YOU READ IT HERE FIRST: A Saddle River man who claimed to be an accountant was sentenced to four years in prison today for stealing $189,787 in checks that small business clients wrote to pay sales taxes or payroll withholding taxes to New Jersey, New York and the U.S. government.
Under the terms of a plea deal, 47-year-old Wayne Dunich Kolb paid full restitution of $189,787 to both states.
He also agreed to pay $85,991 representing interest on the stolen tax payments.
Superior Court Judge Thomas M. Brown also ordered that Dunich Kolb “never again hold himself out as an accountant or prepare any tax returns” other than his own.
“Prison is the right sentence for this defendant, who embezzled money over and over again,” state Attorney General Jeffrey Chiesa said this afternoon. “He took advantage of the trust of his clients so that he could bankroll a lifestyle characterized by a luxury home, expensive cars and extensive travel.
“Meanwhile, he left many of the clients to face claims for delinquent taxes.”
As part of his plea arrangement, Dunich Kolb admitted on Sept. 14 that from January 2003 to January 2009, he stole 56 checks totaling $129,278 that clients wrote to pay business sales taxes to the State of New Jersey; seven checks totaling $7,151 that a client wrote to pay payroll withholding taxes to the State of New York; and 22 checks totaling $53,358 that clients wrote to pay federal payroll withholding taxes to the IRS.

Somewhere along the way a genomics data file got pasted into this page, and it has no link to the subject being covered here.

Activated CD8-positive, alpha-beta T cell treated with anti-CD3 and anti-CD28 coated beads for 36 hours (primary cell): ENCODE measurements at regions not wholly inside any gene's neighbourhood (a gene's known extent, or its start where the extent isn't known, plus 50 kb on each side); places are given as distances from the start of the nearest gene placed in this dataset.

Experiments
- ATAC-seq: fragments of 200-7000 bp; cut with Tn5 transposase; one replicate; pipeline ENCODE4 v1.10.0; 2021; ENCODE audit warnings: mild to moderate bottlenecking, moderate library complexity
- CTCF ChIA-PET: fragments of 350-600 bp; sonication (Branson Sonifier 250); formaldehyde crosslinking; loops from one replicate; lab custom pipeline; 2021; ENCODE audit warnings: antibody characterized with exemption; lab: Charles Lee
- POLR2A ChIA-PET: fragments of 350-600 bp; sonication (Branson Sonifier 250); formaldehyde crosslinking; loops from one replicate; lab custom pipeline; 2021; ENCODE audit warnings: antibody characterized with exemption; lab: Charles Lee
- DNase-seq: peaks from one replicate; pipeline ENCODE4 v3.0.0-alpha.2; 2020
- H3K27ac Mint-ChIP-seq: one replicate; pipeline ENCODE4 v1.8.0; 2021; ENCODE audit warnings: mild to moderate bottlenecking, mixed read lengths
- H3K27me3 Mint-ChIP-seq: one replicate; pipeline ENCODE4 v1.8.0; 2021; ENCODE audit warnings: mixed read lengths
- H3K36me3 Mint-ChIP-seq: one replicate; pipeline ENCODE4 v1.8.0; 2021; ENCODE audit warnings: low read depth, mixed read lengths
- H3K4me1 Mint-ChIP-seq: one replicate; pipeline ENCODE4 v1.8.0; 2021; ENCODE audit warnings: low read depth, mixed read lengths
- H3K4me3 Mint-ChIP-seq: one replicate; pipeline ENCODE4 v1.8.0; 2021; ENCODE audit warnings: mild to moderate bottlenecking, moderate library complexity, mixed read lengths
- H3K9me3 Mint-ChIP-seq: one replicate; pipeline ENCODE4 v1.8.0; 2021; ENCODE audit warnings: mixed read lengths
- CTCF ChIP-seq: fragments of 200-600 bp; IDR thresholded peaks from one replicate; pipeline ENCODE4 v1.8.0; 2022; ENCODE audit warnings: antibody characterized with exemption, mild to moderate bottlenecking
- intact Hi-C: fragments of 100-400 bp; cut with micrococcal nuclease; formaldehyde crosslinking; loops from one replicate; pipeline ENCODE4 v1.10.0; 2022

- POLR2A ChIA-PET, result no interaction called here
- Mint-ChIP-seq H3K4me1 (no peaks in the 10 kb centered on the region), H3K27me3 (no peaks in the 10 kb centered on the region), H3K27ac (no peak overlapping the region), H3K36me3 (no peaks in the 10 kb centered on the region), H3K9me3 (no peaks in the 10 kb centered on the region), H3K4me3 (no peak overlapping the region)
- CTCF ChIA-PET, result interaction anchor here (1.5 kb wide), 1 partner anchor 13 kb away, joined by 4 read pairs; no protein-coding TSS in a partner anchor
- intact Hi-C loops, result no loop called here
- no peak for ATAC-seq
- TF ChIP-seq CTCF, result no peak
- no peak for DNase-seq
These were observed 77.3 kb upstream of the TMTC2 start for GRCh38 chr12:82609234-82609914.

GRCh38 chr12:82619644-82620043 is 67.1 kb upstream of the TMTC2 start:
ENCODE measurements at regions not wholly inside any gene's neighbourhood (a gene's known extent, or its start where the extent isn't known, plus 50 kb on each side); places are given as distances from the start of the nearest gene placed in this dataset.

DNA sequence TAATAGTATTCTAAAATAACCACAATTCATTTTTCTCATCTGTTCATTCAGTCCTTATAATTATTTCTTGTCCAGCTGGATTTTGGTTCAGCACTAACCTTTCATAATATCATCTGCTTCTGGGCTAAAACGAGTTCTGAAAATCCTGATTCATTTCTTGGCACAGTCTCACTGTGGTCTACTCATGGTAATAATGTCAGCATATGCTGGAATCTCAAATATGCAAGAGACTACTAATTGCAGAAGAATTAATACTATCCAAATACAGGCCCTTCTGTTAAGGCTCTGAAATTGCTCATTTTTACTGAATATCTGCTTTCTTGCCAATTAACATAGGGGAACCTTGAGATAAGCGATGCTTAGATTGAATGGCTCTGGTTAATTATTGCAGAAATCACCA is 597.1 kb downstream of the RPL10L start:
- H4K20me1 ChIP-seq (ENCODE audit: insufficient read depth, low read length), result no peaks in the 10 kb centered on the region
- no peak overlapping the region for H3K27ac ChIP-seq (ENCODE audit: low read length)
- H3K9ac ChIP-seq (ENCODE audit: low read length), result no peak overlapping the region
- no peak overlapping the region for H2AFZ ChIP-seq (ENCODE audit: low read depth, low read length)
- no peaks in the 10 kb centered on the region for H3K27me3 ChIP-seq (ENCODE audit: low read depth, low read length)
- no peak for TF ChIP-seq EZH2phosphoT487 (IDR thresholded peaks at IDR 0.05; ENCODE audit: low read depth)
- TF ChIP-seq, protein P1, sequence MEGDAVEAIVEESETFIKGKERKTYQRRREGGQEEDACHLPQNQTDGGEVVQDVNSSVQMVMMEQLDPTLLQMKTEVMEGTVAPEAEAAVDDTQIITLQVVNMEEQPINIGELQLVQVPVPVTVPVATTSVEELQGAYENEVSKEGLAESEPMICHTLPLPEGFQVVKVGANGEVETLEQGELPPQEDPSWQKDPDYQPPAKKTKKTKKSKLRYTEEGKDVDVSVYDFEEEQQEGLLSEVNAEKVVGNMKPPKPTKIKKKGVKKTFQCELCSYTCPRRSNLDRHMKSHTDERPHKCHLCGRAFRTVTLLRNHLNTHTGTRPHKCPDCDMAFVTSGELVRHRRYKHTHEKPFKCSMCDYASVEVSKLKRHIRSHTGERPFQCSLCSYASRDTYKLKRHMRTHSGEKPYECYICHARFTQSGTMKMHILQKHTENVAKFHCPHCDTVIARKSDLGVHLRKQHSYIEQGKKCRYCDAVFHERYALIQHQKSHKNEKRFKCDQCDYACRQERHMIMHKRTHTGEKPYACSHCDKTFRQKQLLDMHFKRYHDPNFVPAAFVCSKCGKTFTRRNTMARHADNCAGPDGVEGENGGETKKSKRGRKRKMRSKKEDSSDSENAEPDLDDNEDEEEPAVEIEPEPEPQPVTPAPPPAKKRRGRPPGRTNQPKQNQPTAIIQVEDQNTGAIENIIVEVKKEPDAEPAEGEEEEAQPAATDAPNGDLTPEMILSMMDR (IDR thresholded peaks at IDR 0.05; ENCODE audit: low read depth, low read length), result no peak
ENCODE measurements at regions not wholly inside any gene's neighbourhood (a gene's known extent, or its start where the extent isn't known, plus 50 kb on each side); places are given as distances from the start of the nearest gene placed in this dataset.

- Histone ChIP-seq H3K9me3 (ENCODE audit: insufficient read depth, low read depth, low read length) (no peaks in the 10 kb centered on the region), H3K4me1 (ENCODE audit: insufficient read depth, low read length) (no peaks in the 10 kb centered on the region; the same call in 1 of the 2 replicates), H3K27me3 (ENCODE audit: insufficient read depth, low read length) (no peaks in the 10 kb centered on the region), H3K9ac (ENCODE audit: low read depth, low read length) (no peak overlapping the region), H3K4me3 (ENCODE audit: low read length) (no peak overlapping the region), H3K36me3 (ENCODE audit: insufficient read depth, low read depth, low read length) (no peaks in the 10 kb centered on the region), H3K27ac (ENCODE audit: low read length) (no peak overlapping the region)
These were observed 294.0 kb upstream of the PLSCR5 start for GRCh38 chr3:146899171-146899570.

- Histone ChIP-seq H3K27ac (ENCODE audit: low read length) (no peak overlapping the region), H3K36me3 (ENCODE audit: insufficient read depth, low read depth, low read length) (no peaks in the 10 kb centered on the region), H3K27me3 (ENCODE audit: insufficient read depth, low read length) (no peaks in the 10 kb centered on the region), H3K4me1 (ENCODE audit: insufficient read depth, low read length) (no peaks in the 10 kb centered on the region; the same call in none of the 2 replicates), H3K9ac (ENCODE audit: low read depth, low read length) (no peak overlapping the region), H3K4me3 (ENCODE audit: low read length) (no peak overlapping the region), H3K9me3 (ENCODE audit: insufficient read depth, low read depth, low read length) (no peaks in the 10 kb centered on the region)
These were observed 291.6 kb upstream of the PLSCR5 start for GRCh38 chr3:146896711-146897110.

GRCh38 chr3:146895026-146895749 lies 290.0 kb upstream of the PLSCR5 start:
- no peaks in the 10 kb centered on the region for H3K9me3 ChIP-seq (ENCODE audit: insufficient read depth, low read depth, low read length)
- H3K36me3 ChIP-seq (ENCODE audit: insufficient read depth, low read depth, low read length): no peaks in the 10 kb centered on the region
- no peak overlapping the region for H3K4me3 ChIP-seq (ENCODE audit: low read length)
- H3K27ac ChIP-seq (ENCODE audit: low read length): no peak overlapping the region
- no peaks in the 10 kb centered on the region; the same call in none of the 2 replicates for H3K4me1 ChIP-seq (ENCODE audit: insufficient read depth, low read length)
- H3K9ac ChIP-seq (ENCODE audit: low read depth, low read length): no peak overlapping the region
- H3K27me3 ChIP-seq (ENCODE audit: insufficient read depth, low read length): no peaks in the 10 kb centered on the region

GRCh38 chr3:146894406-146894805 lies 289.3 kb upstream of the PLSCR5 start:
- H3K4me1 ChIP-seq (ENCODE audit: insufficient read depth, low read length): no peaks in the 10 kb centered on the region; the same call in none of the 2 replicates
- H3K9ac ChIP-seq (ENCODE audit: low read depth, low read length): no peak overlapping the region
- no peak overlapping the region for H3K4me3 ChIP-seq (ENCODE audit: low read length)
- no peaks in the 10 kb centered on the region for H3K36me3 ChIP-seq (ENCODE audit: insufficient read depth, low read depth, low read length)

He said he deposited the checks into bank accounts he maintained.
Authorities later discovered that he concealed the thefts by either failing to file tax returns for the clients or filing returns falsely indicating the businesses owed no taxes, Chiesa said.
He wasn’t even an accountant, state authorities said.
In 1996, the New Jersey State Board of Accountancy obtained a court order requiring Dunich Kolb to cease and desist from holding himself out to the public as a certified public accountant because he did not have a CPA license.
Yet he “continued to present himself as a certified public accountant specializing in the area of tax planning for small businesses,” Chiesa said.
Deputy Attorney General Denise Grugan prosecuted the case following an investigation by the Division of Taxation’s Office of Criminal Investigation and the Division of Criminal Justice, conducted by Auditors Kevin Curry and Debra Lewaine of the Division of Taxation and Grugan herself.
“Hardworking business owners and consumers who hire a financial services provider to help them keep their finances in order can’t afford to be taken by a dishonest operator,” said Director Stephen J. Taylor of the Division of Criminal Justice. “By sending defendants like this one to prison, we will deter others in the industry who might consider defrauding their clients.”
It began after the Division of Taxation conducted a compliance audit of a small business that hired Dunich Kolb to prepare its New Jersey tax returns.
The DOC investigation that followed revealed that Dunich Kolb told clients to send their tax payments to him, saying that he would forward the payment to the state or federal government along with the client’s tax return.
After Dunich Kolb stole their checks, diverting the funds into his bank accounts, some clients received delinquency notices from the government.
They reported that they alerted Dunich Kolb, who told them he would take care of the issue, Chiesa said.
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